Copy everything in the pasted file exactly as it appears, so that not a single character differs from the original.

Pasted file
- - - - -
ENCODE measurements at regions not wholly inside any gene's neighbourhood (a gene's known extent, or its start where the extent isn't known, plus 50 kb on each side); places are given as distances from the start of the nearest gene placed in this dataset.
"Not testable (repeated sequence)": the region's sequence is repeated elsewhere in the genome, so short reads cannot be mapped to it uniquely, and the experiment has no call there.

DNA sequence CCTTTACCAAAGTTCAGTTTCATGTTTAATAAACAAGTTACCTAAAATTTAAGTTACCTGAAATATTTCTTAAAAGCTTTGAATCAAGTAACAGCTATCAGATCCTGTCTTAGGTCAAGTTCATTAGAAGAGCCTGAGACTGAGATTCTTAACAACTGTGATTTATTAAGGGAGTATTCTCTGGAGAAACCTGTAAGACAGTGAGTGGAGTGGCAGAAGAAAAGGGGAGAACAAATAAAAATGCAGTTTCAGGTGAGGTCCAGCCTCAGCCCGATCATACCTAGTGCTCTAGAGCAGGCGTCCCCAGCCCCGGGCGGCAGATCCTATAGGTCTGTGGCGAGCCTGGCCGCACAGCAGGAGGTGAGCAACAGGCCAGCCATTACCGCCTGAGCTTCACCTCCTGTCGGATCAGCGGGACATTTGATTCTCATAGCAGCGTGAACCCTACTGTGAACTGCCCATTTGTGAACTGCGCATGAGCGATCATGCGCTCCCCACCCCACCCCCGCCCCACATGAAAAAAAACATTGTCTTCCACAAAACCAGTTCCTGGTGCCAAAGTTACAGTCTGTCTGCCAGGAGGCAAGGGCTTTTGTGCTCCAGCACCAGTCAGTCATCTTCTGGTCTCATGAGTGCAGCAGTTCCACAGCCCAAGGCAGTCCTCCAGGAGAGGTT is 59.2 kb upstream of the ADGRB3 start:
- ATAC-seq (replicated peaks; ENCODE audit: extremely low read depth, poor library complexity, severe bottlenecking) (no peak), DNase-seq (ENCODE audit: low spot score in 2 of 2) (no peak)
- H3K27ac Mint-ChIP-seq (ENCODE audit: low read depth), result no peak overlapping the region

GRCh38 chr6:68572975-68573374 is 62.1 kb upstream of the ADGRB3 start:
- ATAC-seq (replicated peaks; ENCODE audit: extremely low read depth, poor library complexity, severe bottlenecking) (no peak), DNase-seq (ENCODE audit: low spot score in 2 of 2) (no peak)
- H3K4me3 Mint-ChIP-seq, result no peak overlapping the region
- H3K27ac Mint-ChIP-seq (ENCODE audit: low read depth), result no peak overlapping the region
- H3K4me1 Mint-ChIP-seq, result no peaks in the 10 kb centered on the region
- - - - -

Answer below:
ENCODE measurements at regions not wholly inside any gene's neighbourhood (a gene's known extent, or its start where the extent isn't known, plus 50 kb on each side); places are given as distances from the start of the nearest gene placed in this dataset.
"Not testable (repeated sequence)": the region's sequence is repeated elsewhere in the genome, so short reads cannot be mapped to it uniquely, and the experiment has no call there.

DNA sequence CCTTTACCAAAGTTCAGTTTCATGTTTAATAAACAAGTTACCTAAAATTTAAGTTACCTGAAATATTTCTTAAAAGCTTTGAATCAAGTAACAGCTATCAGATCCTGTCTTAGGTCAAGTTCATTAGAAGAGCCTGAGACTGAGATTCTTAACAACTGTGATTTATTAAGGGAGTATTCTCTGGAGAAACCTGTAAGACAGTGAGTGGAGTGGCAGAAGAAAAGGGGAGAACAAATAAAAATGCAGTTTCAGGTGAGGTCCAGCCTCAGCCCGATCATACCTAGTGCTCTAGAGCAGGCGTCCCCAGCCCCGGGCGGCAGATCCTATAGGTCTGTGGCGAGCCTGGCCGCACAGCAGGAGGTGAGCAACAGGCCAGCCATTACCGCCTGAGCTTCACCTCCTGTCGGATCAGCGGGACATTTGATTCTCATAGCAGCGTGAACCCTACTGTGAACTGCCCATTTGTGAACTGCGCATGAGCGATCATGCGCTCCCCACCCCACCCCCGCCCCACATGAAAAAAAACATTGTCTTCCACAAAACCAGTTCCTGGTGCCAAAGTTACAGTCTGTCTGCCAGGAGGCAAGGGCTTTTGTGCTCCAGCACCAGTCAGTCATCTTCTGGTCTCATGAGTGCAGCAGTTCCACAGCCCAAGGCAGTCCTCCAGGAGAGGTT is 59.2 kb upstream of the ADGRB3 start:
- ATAC-seq (replicated peaks; ENCODE audit: extremely low read depth, poor library complexity, severe bottlenecking) (no peak), DNase-seq (ENCODE audit: low spot score in 2 of 2) (no peak)
- H3K27ac Mint-ChIP-seq (ENCODE audit: low read depth), result no peak overlapping the region

GRCh38 chr6:68572975-68573374 is 62.1 kb upstream of the ADGRB3 start:
- ATAC-seq (replicated peaks; ENCODE audit: extremely low read depth, poor library complexity, severe bottlenecking) (no peak), DNase-seq (ENCODE audit: low spot score in 2 of 2) (no peak)
- H3K4me3 Mint-ChIP-seq, result no peak overlapping the region
- H3K27ac Mint-ChIP-seq (ENCODE audit: low read depth), result no peak overlapping the region
- H3K4me1 Mint-ChIP-seq, result no peaks in the 10 kb centered on the region